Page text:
Tag
: Incidents

Body
: On [exact date Company learned of incident], [Company] became aware of the [Incident name] security incident. Reputable threat intelligence sources have reported that this incident impacts [threat surface details here - link to relevant CVE, if available].

[Company] maintains a number of security measures to monitor, investigate, and immediately respond to any and all incidents which may occur. Such measures allow us to control the impact and triage effectively. In the case of [Incident name], [in bold font - details regarding potential impact of incident against company data].

We will be sharing more updates as soon as they are available and as remediation efforts are ongoing.

[The last paragraph and/or statement should be language regarding next steps to be taken - perhaps when to expect the next update]


4. Subprocessors

Examples:

Template: New Subprocessor Added

Goals here:

  • Be brief! Customers will want to know who the subprocessor is, what they do, and how you’ll be interacting with them. Basically, will they be impacted?
  • Leverage the bullet points - Let them know you signed a DPA, let them know you completed your formal third-party risk management process
Title: [New Subprocessor name] - Subprocessor Added

Tag: Subprocessors

Body: As we work to continuously improve our product line and streamline our infrastructure, [Company] will now be engaging with [New Subprocessor name] to [describe service delivered here].

This serves as notice that [New Subprocessor name] is now a subprocessor of [Company].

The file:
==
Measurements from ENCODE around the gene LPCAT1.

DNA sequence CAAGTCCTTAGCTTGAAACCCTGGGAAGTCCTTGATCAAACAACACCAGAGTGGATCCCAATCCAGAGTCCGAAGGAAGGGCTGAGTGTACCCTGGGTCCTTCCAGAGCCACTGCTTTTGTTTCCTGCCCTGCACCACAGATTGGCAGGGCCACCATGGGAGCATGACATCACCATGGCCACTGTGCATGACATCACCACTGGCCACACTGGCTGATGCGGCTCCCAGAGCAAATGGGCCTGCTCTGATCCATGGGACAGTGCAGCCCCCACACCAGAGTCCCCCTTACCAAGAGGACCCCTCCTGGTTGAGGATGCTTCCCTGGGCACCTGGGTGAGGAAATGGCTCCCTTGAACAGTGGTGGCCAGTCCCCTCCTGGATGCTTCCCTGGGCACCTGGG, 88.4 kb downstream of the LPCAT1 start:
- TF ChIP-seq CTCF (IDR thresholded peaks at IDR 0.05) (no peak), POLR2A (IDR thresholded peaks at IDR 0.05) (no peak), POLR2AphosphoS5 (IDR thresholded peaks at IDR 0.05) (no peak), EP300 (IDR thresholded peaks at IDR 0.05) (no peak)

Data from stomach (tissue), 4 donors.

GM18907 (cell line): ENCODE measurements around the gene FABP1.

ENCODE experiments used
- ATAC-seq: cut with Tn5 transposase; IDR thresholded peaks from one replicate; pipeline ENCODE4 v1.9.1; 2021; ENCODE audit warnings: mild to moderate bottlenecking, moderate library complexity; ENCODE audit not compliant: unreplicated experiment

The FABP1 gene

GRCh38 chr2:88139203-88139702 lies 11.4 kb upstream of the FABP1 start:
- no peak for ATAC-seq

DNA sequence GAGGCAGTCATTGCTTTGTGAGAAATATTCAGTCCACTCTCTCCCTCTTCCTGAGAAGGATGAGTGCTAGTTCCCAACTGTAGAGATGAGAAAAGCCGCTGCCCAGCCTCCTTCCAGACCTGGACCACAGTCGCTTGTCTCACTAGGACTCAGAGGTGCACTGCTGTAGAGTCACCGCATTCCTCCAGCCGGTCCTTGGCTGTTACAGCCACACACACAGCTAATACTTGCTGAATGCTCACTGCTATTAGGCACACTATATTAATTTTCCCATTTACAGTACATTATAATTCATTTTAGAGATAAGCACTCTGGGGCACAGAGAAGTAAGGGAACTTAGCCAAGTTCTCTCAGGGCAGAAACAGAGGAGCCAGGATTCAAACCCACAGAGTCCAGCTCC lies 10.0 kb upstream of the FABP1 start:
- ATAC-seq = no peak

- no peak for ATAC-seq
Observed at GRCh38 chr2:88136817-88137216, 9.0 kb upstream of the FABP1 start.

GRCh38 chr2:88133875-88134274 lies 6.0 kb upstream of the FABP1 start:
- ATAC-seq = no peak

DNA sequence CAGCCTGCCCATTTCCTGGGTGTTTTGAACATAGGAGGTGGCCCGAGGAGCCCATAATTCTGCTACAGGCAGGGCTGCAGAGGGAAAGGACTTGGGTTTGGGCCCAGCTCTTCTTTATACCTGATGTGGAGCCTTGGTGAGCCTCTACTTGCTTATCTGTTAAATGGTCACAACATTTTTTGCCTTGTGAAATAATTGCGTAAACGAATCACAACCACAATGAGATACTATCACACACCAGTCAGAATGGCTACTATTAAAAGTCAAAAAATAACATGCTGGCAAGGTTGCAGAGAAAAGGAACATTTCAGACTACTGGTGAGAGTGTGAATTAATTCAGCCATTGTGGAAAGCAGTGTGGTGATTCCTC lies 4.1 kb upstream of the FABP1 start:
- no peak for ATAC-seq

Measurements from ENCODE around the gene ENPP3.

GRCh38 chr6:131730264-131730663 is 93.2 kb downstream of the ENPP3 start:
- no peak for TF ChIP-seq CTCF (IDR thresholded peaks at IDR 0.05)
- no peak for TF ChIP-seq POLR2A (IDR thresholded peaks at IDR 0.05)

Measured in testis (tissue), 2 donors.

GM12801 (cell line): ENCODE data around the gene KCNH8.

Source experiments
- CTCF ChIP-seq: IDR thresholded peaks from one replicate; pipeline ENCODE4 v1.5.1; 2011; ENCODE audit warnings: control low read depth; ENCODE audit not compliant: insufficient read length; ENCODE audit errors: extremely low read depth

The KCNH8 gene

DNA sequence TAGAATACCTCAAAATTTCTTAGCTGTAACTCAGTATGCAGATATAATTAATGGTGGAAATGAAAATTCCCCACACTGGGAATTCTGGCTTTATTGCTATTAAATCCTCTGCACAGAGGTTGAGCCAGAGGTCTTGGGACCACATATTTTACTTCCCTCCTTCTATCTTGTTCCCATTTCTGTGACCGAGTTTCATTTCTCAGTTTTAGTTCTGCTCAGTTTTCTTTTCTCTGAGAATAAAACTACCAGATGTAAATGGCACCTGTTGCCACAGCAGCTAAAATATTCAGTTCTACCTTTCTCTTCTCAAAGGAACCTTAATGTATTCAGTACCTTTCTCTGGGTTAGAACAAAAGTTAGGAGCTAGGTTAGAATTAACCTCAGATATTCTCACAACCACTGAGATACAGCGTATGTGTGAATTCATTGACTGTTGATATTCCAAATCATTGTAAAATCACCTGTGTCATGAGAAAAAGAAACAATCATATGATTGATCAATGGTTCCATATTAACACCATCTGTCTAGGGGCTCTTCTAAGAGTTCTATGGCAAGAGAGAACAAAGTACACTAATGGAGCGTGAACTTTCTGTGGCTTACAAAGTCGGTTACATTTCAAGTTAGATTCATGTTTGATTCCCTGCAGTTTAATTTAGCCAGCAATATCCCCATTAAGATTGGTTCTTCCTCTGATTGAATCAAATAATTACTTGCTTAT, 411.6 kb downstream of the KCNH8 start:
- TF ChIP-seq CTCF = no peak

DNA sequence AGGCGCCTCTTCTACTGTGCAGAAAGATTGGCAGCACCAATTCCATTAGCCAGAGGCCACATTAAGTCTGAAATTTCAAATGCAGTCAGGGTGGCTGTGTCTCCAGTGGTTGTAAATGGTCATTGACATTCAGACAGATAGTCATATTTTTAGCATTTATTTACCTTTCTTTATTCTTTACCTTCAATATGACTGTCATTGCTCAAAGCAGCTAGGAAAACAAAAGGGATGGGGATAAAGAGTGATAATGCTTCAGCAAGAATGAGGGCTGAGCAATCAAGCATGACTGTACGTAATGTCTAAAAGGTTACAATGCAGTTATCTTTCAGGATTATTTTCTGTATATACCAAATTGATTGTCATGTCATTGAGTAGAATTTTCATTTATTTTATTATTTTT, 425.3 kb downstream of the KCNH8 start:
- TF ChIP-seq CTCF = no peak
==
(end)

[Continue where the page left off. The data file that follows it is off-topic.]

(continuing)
Name: [New Subprocessor name]
Location: [country of service provided]
Website: subprocessorName[.]com
Purpose: [brief description of service to be delivered by new subprocessor]
DPA Signed: [Yes / No]
Third-Party Risk Evaluation Completed: [Yes / No]

This new subprocessor will be live as of [date of future service]. Please contact us with any questions or concerns.

Template: Existing Subprocessor Removed

Short and sweet! The addition of a subprocessor is more important - customers will want to know the who, what, why, and when. Here, the important detail is that you’re being transparent and proactive by communicating the removal of a subprocessor. All you need to do is share who you’re removing and when they were removed. Best practice is to always update public-facing subprocessor listings before any notices are shared externally.

Title: [Existing Subprocessor name] - Subprocessor Removed
   
Tag: Subprocessors
   
Body: In an effort to remain transparent with business partners and customers, [Company] is relaying this subprocessor removal notice to declare in our subprocessor list. We no longer rely on the services of [existing Subprocessor name] as of [past date of removal, if applicable].
   
This serves as notice that [existing Subprocessor name] is no longer within our subprocessor list.
   
To see the full list of our subprocessors, please visit the Legal card within our Trust Center (link).


5. General

Examples:

Template: Launch of Trust Center

Title: Welcome to the [your company name] Security Trust Center

Tag
: General

Body
: As an organization that is security conscious and values security, we are excited to announce the official launch of the [your company name] Security Trust Center. By using this portal, you can request access to our compliance documents, review our standardized questionnaires such as the SIG and gain a general understanding of our security posture.

Over time, our team will be making changes to this portal as we implement new tools and processes in our environment. You can use the Subscribe button to receive email notifications for when our team has an important update, such as if we have an updated compliance report or if we have a status update regarding a major security vulnerability that has been recently discovered.


In Conclusion

We hope the above examples and templates are a helpful jumping off point. And if you are new to publishing TCUs, check out our step-by-step guide here to get started publishing your first one!

Lastly, we always love hearing from you. Did we miss any other categories or important topics that warrant a Trust Center Update? How else have you used TCUs? Let us know!